Nhớ phần in đậm viết nghiêng thôi nhé!
ở USA, 15-63% Bn sỏi thận có giảm citrat niệu. Và nó liên quan đến pathophysiology của 1/3 số BN này đấy.
I) Overview of Hypocitraturia
Citrate is the anion of citric acid, a weak acid that is ingested in the diet and produced endogenously in the tricarboxylic acid cycle. The mean urinary citrate excretion is 640 mg/d in healthy individuals. Hypocitraturia usually is defined as citrate excretion of less than 320 mg per day, but this definition has been challenged as inadequate for recurrent stone formers.
Optimal daily urinary citrate levels for calcium stone formers would probably range from 500-800 mg, and one group uses 450 mg/d in men and 550 mg/d in women as cutoff values in stone formers.
The treatment of hypocitraturia should be aimed at correcting the underlying disorder that reduces urine citrate. Approximately 80-90% of patients with hypocitraturia are treated successfully with potassium citrate to raise their urine citrate levels.
Importance of Citrate
Citrate plays several important roles in the mechanism of urinary stone formation.
- Complexing to ion calcium in the urine, lowering the urinary supersaturation of calcium phosphate and calcium oxalate.
- Citrate has a direct inhibitory effect on the crystallization and precipitation of calcium salts.
- Reducing the expression of urinary osteopontin, which is an important component of the protein matrix of urinary stones.
- Increasing urinary pH, which is a factor in uric acid crystallization and uric acid stone formation.
III) Etiology of Hypocitraturia
Acid-base status plays the most significant role in citrate excretion. Alkalosis enhances citrate excretion, while acidosis decreases it.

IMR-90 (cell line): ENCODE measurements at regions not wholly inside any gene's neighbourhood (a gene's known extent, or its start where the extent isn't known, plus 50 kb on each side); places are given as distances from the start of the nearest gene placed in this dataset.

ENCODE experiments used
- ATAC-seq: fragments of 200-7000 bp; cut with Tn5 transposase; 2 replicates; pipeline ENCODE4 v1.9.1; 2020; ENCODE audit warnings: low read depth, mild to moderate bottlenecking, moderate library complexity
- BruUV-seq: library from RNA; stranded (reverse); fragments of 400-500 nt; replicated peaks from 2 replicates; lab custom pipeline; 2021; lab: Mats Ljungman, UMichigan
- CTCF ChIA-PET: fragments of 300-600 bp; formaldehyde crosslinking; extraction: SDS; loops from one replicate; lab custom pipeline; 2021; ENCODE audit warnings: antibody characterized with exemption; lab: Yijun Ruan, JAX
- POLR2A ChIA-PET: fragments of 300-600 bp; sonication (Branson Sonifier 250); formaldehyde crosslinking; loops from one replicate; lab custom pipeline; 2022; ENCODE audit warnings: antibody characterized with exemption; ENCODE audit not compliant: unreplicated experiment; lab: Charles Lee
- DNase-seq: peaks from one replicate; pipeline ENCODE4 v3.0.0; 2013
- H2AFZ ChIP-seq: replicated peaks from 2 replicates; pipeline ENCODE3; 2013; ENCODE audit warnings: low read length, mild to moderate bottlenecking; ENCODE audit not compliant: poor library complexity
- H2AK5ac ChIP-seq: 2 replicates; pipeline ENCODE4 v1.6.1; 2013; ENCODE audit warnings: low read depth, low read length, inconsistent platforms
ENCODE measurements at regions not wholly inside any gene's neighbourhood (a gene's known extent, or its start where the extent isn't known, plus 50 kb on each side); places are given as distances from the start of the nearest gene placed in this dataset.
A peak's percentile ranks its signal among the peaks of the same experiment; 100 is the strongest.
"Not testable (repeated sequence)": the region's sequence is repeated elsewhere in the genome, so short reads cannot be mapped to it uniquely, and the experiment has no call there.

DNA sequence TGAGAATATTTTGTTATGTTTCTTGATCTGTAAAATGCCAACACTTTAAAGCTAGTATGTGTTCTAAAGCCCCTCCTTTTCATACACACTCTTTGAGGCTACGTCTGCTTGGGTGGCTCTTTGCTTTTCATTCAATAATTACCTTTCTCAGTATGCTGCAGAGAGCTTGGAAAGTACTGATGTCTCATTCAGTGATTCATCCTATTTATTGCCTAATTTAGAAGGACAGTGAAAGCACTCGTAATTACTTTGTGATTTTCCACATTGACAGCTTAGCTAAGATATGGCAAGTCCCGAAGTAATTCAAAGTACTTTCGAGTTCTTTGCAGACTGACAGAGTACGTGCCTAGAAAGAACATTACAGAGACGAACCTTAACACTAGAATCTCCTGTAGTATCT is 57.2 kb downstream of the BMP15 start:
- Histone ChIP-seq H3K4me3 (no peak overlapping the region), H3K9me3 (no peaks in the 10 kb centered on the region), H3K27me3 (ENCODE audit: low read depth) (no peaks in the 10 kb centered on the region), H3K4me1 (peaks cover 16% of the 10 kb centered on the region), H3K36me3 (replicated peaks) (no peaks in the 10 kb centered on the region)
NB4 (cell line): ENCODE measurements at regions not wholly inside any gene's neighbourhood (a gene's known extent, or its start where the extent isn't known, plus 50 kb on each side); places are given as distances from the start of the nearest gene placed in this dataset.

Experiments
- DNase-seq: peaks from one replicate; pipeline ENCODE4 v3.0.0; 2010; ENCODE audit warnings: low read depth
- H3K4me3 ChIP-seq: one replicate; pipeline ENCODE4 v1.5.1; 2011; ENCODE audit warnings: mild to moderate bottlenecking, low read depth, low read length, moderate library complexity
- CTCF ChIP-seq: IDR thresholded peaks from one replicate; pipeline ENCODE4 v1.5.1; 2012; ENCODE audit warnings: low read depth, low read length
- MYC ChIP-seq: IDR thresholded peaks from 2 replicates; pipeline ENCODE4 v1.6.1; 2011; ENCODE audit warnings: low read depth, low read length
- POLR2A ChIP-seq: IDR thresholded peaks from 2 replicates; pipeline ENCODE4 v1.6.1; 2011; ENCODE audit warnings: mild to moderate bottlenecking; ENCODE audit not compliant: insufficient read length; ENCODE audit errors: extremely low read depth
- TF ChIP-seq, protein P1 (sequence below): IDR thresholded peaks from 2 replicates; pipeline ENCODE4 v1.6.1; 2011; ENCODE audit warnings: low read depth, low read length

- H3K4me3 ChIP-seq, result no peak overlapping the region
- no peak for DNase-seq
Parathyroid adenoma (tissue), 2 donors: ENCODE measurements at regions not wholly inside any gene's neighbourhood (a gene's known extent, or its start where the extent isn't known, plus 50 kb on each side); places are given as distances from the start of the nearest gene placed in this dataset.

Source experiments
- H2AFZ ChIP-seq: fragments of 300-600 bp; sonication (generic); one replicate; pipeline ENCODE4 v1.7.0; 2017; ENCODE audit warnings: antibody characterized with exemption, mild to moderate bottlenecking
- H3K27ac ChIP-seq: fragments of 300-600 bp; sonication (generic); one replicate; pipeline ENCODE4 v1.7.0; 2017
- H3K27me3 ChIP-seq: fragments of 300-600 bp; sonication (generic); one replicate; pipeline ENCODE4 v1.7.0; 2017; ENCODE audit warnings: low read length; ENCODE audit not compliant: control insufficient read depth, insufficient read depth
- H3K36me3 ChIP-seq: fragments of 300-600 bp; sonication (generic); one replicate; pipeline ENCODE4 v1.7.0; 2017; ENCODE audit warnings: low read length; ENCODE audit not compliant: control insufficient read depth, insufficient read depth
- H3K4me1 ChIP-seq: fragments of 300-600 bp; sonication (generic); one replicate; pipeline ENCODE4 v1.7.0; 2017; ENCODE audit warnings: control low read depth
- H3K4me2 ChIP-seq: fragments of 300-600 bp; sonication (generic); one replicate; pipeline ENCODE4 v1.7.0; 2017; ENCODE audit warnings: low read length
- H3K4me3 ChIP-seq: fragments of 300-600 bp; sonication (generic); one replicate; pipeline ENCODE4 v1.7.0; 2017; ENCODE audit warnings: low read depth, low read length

The following are causes of hypocitraturic calcium nephrolithiasis:
• Distal renal tubular acidosis (RTA)
• Chronic diarrheal syndrome
• Thiazide diuretic or acetazolamide administration
• Diet high in animal protein
• Strenuous physical exercise
• High sodium intake
• Gout or gouty diathesis
• Active UTI
IV) Severity-based Treatment Specifications
Severe hypocitraturia (<100mg/d)
• Chronic diarrheal states - Liquid formulation of potassium citrate
• Complete distal RTA - Potassium citrate 20-40 mEq PO 2-4 times daily
• Infection stones (magnesium and ammonium phosphate or carbonate apatite) - Potassium citrate, antibiotics, stone removal
With regard to struvite (infection) stones, potassium citrate should be used cautiously in these situations, because alkalinization will increase the formation of these stones.
Mild to moderate hypocitraturia (100-320 mg/d)
Caused by diet - potassium citrate (initial dose 20 mEq PO bid-tid) and dietary restriction of animal protein. An adequate fluid volume needs to be maintained, even if this means dilution of the citrate concentration.
Low-normal urinary citrate level (320-400 mg/d)